Monday, September 14, 2009

Wet on wet – Street Painting

Wet on wet – Street Painting
     Biggie Sketch September 14, 2009

This small painting was done in a little over an hour.  It’s done on Canson Biggie paper.  It’s approximately 9"x6" and the sheet of paper is 9"x12".

It’s a beautiful day, but somewhat cool.  I decided to stay home, save gas and paint the scene from my living room window.  I did the drawing very quickly.  Had I not done the drawing quickly it wouldn’t appear to be so lopsided.  I feel that in a sketch like this, the most important thing is to get down the bones of the painting as quickly as possible.  A sketch is the place to make many experiments and ‘mistakes’.  All I want from this sketch right now is to quickly get down as much as possible, drawing and painting,  in a limited amount of time.  To me, this is what practice is all about. Were I to ever do a larger painting of this scene on really good paper, it would be much better drawn & more carefully rendered.  The drawing alone would take a lot more time than 1 hour.  When it came time to start painting,  I’d have this somewhat spontaneous sketch to use as reference.

I used a combination of Ultramarine Blue (UB), Cadmium Red (CR), and Cadmium Yellow (CY) to create tones (neutral grays) and mixed with additional pigment to show hue (Color).  After the drawing was done, I wet down the picture area with a large, flat brush using a lot of water and a minute amount of CY to take the paper away from being white.  I let the paper dry a little, then, at the top,  started adding blue to the sky.  When each layer of blue bled into the wet paper, I’d add increasing – and somewhat heavier – amounts of blue to the top for a bluer sky.  I tried to work in as much blue as possible at the top only, allowing the color of the sky to fade-out as it came close to the roof tops of the houses.

I then made a mixture of UB, CR and CY and applied it to all the shadow places.  The paper isn’t soaking wet, but is still holding enough moisture to spread paint easily.  I applied the shadow paint in a thin layer; as it dried I added more paint with somewhat heavier paint in the deepest, coolest shadow places.  I had to mix UB, CR and CY again and this time didn’t thin it down too much.  I did the roof tops, chimneys and the bush, using a variety of the above mix; with a little more red for places I used CR, with more yellow for light places or light shadows.  I used thicker paint for the bush, starting with a mix of blue green, which I stippled throughout the area then  added more CY, went over/around the places where there was blue/green, then added even more yellow and filled in the places where the sunlight was strongest.  I also added a tiny bit of red to the green yellow I mixed for the bush which made a nice neutral gray which I painted into the bush where it meets the edge of the paper on the lower left.  By this time, the paper in the sky and roof area was dry.  I added a tinted glaze over the roof tops and faded it into the blue of the sky.  The tint color I used was yellow.  There was more water than pigment but the glaze of yellow gives the effect of fading the sky behind the houses and gives a lot of depth to the background.  The rooftop colors contrast nicely against the yellow tint, which brings them forward.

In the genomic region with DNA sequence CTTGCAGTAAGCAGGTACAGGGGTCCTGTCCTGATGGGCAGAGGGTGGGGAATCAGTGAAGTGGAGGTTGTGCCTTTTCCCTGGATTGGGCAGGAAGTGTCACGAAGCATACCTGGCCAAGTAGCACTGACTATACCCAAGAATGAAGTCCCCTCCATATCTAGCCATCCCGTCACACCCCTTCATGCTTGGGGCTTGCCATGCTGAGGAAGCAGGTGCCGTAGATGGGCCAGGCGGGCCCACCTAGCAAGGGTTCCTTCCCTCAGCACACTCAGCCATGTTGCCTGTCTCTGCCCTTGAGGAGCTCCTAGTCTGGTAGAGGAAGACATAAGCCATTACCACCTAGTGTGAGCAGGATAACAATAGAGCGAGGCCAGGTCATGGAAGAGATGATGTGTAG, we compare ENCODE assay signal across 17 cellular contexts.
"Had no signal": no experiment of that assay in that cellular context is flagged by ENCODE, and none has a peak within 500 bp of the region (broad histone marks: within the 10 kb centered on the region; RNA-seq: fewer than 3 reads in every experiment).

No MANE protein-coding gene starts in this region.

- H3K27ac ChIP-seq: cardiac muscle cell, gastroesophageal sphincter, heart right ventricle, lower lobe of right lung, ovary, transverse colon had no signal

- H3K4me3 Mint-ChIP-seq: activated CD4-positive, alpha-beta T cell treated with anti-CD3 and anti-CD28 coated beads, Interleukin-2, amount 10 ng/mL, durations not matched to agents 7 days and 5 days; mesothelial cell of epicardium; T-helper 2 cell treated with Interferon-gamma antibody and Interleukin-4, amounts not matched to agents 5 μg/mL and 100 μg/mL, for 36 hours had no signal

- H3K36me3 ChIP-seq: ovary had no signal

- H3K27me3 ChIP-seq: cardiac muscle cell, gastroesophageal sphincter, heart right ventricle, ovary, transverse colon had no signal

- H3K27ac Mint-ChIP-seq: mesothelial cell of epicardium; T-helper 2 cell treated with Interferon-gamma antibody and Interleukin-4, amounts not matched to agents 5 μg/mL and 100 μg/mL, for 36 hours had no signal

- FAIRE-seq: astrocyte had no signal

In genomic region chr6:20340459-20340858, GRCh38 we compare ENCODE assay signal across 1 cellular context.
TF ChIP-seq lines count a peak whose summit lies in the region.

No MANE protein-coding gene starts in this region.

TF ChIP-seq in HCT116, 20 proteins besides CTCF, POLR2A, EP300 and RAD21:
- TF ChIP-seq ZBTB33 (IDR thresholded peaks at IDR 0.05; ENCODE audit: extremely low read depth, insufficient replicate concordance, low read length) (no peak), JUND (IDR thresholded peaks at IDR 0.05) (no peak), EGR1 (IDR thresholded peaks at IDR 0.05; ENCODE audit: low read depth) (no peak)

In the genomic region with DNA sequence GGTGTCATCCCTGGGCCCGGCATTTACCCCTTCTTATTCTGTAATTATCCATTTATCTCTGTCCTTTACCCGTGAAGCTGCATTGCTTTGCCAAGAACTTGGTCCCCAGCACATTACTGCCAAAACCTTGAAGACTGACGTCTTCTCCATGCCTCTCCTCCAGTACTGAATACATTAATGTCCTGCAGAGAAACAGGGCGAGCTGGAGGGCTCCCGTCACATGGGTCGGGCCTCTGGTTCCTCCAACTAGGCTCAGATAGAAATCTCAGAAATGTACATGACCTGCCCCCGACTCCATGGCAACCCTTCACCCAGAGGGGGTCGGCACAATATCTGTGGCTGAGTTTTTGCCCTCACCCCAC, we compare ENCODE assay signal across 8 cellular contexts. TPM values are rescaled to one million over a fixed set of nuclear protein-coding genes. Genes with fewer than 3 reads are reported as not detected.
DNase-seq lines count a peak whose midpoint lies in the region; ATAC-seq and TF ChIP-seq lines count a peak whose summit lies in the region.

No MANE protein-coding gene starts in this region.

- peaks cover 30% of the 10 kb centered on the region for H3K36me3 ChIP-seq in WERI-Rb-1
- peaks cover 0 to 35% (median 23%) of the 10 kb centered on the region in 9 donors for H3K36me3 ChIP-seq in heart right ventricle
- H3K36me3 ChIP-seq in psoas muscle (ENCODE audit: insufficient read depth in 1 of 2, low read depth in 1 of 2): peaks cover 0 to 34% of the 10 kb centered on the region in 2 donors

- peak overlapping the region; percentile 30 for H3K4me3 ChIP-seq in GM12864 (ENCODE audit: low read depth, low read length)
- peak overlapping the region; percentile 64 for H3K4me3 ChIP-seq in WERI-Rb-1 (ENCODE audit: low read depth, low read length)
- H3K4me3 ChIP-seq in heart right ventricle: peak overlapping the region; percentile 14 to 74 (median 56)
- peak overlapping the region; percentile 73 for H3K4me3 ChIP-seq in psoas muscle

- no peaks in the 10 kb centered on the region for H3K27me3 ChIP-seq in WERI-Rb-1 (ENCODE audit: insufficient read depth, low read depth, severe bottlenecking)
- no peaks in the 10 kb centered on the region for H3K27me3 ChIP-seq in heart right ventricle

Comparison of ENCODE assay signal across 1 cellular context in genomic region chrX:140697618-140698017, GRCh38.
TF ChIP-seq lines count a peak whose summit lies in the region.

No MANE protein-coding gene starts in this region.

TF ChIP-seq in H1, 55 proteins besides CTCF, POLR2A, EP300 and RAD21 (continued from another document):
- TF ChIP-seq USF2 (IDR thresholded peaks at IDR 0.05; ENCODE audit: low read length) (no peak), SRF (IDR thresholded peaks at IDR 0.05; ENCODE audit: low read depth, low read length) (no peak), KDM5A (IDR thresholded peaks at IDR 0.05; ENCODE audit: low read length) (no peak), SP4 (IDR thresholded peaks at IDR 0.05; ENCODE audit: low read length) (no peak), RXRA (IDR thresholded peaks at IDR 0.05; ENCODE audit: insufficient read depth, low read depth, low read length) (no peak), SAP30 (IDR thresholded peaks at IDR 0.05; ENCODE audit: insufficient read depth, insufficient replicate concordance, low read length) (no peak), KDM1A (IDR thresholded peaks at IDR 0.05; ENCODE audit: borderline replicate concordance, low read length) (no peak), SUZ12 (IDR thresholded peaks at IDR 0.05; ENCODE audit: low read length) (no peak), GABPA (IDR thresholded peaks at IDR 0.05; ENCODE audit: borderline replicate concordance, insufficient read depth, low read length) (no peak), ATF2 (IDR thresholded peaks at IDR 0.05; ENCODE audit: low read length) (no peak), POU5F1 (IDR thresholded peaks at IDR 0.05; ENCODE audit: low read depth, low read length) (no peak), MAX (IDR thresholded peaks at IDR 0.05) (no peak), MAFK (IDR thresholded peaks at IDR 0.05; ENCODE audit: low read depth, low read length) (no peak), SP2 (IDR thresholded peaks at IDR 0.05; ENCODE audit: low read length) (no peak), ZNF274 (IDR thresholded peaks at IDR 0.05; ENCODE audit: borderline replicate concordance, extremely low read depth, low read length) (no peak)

The last item was the star of the show, the Utility Pole.  Instead of mixing CR and CY to make a facsimile Burnt Sienna, I used actual Burnt Sienna and the mix of dark gray, thinned down.  The utility pole is closest to me, so gets the most color, also because it’s standing in the strongest light.  I used a gray from my mix of UB, CR and CY with a brush called a ‘liner’ to do the wires and some other areas of detail.

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